HMM picks up Hanjin slack, will not be drawn on takeover

HMM picks up Hanjin slack, will not be drawn on takeover

Hyundai Merchant Marine (HMM) will not be drawn on whether it will pick up assets from bust compatriot line Hanjin Shipping. Hanjin sought court receivership yesterday with debts of $4.2bn becoming the largest bankruptcy in container shipping history. The South Korean financial regulator, the Financial Services Commission (FSC), suggested HMM is now likely to buy Hanjin’s “good” assets.

However, HMM, itself just out of another harsh restructuring exercise, is remaining cautious on taking on extra burdens.

“Currently, there are no set plans for taking Hanjin’s assets. HMM will discuss them later with the FSC more in detail,” a spokesperson for HMM told Splash today.

With supply chains out of South Korea taking a hit from Hanjin’s demise, HMM has agreed to deploy 13 or more of its ships to cover two routes operated by Hanjin.

HMM will offer a “reasonable” shipping rate to ease the burden of increases in freight costs for South Korean firms, the FSC said in a statement today.

LG Electronics, the world’s second-largest manufacturer of televisions, is one of many Korean shippers plunged into chaos following yesterday’s bankruptcy. It has revealed it uses Hanjin for up to a fifth of its deliveries to the US.

Were HMM to push ahead with a take over of Hanjin it would be bad news for members of new container grouping THE Alliance, which is due to start operations next April, as outlined in the graph below provided by SeaIntelligence Consulting.

HMM Hanjin

Splash will be providing continued updates on the Hanjin upheaval. To view our full archive on container shipping’s largest ever bankruptcy, click here.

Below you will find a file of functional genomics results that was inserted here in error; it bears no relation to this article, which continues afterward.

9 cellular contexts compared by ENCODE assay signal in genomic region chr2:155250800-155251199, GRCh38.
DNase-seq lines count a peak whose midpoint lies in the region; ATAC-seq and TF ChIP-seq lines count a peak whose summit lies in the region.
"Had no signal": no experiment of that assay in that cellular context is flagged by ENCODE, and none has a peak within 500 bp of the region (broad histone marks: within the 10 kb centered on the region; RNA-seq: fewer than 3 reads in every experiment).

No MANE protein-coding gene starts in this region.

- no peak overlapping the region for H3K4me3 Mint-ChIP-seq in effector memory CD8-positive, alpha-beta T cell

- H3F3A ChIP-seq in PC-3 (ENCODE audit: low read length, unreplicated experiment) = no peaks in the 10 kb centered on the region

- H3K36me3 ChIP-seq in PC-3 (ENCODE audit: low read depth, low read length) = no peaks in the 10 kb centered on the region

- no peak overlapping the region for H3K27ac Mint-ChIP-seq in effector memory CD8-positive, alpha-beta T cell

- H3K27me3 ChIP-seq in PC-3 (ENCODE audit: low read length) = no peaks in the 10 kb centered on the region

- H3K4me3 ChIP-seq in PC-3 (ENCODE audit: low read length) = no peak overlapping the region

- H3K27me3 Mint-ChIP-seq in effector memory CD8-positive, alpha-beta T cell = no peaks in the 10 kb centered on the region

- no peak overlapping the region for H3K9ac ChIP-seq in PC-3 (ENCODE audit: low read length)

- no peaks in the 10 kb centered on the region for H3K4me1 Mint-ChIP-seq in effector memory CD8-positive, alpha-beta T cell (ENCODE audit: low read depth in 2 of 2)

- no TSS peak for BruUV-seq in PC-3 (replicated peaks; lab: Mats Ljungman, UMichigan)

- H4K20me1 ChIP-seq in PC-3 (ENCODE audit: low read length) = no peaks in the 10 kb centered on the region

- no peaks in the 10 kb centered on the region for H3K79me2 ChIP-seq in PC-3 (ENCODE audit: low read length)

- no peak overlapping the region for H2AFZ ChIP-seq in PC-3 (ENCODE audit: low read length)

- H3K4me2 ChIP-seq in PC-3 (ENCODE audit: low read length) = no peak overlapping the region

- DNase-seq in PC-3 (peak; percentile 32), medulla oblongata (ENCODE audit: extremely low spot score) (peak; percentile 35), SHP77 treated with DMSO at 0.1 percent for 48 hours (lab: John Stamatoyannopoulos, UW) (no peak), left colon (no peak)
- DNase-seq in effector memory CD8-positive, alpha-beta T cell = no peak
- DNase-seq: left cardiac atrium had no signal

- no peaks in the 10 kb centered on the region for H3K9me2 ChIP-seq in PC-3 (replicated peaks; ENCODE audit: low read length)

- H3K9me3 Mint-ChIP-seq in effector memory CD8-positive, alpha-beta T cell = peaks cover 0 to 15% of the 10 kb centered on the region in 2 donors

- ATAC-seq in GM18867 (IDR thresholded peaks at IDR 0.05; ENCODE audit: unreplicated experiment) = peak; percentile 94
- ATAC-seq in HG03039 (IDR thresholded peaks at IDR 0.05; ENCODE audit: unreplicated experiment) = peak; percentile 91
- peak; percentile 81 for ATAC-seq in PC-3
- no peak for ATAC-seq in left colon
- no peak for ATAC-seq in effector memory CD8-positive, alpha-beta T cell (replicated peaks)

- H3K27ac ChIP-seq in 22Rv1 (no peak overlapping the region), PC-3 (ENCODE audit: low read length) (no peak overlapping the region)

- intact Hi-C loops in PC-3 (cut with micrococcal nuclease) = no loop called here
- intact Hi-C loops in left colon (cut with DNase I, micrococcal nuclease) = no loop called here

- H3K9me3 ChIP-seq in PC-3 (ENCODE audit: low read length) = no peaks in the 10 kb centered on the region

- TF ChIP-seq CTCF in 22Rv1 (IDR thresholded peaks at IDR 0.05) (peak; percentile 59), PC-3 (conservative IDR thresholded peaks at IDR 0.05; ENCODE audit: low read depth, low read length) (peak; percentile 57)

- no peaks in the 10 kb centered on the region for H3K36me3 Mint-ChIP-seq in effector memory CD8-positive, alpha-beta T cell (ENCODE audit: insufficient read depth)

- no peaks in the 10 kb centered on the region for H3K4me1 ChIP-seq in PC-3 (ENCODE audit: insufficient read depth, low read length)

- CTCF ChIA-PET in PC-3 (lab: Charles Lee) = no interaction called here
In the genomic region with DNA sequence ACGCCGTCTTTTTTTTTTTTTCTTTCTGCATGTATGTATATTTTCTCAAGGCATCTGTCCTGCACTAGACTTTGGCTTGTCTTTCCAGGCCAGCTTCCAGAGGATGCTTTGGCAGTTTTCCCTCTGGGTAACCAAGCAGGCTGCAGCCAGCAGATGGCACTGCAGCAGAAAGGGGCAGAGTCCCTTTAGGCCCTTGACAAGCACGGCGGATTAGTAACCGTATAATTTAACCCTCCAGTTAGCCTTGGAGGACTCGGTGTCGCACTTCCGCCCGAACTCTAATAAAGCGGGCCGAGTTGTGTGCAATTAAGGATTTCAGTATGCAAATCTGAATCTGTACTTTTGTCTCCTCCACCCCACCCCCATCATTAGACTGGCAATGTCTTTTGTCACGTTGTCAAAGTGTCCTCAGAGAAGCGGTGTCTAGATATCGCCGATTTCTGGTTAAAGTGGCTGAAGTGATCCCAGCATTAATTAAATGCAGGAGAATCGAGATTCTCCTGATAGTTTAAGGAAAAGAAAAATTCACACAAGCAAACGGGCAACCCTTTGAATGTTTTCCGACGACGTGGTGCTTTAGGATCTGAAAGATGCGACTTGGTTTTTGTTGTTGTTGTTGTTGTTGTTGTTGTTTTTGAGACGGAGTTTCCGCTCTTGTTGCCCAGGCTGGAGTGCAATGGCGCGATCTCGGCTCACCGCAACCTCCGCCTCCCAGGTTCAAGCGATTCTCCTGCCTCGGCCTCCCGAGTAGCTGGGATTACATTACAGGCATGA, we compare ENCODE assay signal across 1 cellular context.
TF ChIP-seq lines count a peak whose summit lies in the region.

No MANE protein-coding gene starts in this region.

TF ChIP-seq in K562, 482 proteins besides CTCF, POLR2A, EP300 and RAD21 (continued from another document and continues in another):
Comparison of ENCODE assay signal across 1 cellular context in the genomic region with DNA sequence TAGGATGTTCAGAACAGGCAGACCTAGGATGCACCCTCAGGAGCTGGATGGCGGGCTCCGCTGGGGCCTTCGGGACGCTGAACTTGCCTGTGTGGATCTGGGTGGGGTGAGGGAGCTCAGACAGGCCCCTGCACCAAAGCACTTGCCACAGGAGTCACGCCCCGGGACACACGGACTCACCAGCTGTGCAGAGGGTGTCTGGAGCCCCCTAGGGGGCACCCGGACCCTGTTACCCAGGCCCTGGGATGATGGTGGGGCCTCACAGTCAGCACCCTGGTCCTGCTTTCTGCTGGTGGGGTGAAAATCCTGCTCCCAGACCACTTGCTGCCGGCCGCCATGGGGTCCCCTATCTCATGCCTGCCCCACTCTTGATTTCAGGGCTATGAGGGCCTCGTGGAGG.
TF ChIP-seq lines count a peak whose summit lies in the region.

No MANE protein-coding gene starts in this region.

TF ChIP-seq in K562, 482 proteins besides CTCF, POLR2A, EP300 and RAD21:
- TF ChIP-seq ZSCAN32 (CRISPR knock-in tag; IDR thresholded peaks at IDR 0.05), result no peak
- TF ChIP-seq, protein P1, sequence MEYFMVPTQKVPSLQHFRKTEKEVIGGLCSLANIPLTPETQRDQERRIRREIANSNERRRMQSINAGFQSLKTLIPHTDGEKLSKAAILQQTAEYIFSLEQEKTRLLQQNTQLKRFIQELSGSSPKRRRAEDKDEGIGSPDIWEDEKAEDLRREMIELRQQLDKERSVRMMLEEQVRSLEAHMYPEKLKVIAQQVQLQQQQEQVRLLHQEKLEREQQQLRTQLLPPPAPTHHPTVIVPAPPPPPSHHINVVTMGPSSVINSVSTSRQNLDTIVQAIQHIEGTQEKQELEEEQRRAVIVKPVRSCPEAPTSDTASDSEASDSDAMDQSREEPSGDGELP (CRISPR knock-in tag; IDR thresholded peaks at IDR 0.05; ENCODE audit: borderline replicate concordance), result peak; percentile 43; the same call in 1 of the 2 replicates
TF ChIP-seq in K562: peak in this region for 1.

Sam Chambers

Starting out with the Informa Group in 2000 in Hong Kong, Sam Chambers became editor of Maritime Asia magazine as well as East Asia Editor for the world’s oldest newspaper, Lloyd’s List. In 2005 he pursued a freelance career and wrote for a variety of titles including taking on the role of Asia Editor at Seatrade magazine and China correspondent for Supply Chain Asia. His work has also appeared in The Economist, The New York Times, The Sunday Times and The International Herald Tribune.

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1 Comment

  1. Avatar
    Brian R. McCaughrin
    September 1, 2016 at 11:05 pm

    Good Day: I, Find it hard to believe that: HANJIN SHIPPING, Had Far Superior Management, and Its Debt Load, Was a Mere $4.1B vs Hyundai Merchant Marine, Now 850% Debt to Equity Balance, Today, 9/1/16 Missed a $2B Payment, To Its Larger Lender, Korea Development Bank, and Hyundai has debt that far exceed HANJIN Plus Missed Interest, Payment Totaling $7.6B. Who Greased Who Hands in This deal??? HANJIN, As I, said to you on Wednesday, August 31, 2016, You did the right thing in Filing Bankruptcy. No One cant ever tell you you did not try, and stay in the game. You were forced out by a bunch of dirty players, That want to win the game more. Good Things, It Wont be Hyundai, or Korea Development Bank, (KDB) Either…They will go down faster then you did…Good Luck.